The Yankees scored nine runs and had Michael Pineda on the mound Friday, yet they still lost. That’s how poorly things are going right now. They dropped the series opener to the Rangers by the score of 10-9 in a hectic game that felt close and one-sided at the same time. New York has lost four straight and eight of their last nine.
Pitching & Defense Optional
For a team built on pitching and defense, the Yankees sure don’t have a lot of pitching or defense. Both supposed strengths were on full display for all the wrong reasons in a disastrous seven-run (!) third inning. Let’s recap that inning with annotated play-by-play.
(1) It all started with a stupid little ground ball single between Mark Teixeira and Stephen Drew. I thought it was a routine ground ball to first base off the bat, but Teixeira broke towards first and Drew wasn’t able to get there, so it went for a hit. It seemed like a ball Teixeira was supposed to field. What do I know though. He’s the Gold Glover. Still, a weak hit started it all.
(2) Pineda walked three batters all season coming into Friday’s game, then he walked the number eight hitter because he couldn’t put him away after getting ahead in the count 1-2. For whatever reason, Pineda’s slider has been pretty crummy his last two times out, and Robinson Chirinos wasn’t biting. The put-away pitch has gone missing.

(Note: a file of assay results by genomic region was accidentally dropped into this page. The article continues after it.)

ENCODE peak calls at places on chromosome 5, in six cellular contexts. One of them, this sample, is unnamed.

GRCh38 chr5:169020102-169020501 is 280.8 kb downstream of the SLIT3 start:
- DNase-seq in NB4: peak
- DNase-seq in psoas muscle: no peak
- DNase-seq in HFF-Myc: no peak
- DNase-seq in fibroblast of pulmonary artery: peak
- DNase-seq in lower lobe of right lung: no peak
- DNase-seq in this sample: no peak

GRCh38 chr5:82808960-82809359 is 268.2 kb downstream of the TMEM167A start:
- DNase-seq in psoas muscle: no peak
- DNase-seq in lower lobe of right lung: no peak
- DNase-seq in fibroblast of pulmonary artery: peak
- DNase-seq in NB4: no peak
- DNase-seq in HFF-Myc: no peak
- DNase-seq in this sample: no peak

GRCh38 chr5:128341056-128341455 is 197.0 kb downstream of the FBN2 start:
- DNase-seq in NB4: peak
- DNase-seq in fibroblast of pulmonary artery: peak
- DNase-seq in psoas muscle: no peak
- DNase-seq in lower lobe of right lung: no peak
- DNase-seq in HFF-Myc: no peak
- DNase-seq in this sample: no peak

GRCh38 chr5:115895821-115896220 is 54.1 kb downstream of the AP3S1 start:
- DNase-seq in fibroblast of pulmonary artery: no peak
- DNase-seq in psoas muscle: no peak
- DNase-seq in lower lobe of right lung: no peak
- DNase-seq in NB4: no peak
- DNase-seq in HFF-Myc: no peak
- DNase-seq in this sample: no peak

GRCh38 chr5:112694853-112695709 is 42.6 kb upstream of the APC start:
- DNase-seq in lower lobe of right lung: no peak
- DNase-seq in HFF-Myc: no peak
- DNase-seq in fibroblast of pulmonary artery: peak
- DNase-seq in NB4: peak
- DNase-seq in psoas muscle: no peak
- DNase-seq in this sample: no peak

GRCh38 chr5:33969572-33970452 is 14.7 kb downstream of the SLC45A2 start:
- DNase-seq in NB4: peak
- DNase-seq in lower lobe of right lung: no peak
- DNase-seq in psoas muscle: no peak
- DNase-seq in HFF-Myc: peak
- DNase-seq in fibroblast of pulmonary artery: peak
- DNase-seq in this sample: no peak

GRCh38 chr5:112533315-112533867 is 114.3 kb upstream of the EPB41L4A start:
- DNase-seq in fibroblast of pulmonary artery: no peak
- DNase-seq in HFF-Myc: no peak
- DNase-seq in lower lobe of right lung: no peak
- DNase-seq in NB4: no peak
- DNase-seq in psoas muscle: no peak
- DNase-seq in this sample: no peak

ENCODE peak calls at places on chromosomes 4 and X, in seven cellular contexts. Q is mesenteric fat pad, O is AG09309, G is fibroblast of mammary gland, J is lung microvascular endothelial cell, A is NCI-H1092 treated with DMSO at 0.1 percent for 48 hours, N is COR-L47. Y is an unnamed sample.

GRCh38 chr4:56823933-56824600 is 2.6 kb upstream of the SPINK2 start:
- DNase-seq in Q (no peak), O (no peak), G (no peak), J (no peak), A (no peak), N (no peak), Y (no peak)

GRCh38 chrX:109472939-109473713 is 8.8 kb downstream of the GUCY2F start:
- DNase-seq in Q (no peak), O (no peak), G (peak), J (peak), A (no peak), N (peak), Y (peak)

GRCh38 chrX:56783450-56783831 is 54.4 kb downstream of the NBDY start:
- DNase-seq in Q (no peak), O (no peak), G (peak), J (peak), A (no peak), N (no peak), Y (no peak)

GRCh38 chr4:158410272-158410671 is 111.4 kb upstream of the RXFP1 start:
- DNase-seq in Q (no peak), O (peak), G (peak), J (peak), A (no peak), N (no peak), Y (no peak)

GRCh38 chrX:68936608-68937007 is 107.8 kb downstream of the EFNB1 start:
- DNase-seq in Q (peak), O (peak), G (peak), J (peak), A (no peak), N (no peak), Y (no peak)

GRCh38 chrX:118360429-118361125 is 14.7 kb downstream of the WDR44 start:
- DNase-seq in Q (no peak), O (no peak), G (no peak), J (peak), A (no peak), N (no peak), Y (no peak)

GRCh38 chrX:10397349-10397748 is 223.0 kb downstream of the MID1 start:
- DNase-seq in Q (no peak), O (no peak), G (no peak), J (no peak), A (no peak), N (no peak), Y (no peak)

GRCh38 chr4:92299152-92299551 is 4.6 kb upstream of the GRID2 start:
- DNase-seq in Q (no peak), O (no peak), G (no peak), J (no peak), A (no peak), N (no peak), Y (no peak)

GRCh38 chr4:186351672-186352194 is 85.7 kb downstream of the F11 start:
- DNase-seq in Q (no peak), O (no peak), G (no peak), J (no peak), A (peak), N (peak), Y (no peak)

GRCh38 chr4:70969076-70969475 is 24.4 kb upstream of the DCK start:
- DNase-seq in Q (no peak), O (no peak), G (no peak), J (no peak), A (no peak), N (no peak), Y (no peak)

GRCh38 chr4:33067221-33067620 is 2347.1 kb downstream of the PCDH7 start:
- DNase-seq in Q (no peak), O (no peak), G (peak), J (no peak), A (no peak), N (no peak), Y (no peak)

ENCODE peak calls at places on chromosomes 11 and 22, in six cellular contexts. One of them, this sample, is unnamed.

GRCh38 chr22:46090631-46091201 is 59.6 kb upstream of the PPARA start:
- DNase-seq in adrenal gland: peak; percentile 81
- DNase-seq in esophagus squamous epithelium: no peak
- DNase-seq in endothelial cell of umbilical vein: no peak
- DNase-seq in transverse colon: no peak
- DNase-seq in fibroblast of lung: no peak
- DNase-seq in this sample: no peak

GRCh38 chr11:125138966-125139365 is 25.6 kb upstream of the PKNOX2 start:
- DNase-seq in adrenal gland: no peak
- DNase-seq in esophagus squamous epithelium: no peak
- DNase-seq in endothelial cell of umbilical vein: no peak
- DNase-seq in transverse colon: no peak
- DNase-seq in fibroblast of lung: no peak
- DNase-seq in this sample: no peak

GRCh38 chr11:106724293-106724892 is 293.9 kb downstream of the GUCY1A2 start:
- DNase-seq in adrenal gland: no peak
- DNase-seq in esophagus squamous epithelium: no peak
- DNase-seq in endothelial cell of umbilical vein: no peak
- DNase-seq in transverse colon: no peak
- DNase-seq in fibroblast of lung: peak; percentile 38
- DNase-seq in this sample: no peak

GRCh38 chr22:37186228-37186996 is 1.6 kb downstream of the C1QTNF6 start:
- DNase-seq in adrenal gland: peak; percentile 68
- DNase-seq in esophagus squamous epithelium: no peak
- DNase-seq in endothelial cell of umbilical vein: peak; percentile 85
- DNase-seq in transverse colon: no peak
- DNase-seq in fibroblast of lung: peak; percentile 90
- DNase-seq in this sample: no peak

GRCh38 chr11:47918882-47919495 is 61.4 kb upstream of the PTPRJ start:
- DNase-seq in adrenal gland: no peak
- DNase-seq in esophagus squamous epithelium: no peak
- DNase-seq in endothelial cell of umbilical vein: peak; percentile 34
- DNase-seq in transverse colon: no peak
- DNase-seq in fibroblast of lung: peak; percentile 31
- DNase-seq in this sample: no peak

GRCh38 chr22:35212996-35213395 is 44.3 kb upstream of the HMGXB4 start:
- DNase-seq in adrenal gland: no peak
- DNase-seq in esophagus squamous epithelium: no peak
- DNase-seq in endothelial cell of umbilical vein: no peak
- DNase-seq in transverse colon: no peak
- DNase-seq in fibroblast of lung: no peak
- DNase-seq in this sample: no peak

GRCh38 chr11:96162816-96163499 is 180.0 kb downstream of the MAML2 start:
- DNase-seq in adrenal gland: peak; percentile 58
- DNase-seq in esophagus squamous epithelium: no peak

(3) You could see the first error coming a mile away. Thomas Field laid down a bunt, Pineda unnecessarily looked at second base, then airmailed the throw to first. Everyone’s safe. It was bad and predictable. As soon as he turned towards second, you knew an out wasn’t going to be recorded. That’s one extra out.
(4) The second error came on a much tougher play. Delino DeShields Jr. hit a chopper to shortstop that Didi Gregorius simply whiffed on, though it appeared the runner may have screened him a bit. Either way, Didi played the ball poorly because he played it off to his side instead of getting in front of it and at least keeping it on the infield. Instead, the ball went into left field and two runs scored. Didn’t even get one out. So that’s two extra outs.
(5) The pitch Prince Fielder hit out for the three-run homer was one of the worst pitches I’ve ever seen. Pineda or any other pitcher. It was the very definition of a cement mixer slider. The pitch just spun and spun with no action. Spun right into Prince’s bat. Look at this:
Good gravy. That’s a really bad pitch! Like I said, Pineda’s good slider has been missing since his 16-strikeout game for whatever reason. Could just be one of those things. Big Mike threw a similar pitch to Mitch Moreland two batters later, and Moreland hit a homer even deeper into the second deck than Prince. Fielder’s three-run homer was the killer. That made it 6-0. Moreland’s homer to make it 7-0 was just rubbing it in.
Outside of that nightmare third inning, Pineda was actually decent, throwing five scoreless innings while allowing just four singles. He struck out four overall and threw 67 of his 95 pitches for strikes. Pineda’s allowed 12 runs (nine earned) in eleven innings in his last two starts. Not good. Big Mike needs to straighten himself out and fast.
The Yankees scored seven of their nine runs on homers, including two three-run homers. Who hit them? Gregorius and Garrett Jones, naturally. Gregorius hit his first homer as a Yankee in the fourth inning, and while it wasn’t a no-doubter, it wasn’t a Yankee Stadium cheapie either. It landed a few rows back in the right field section next to the home bullpen. That brought the Yankees to within 7-4.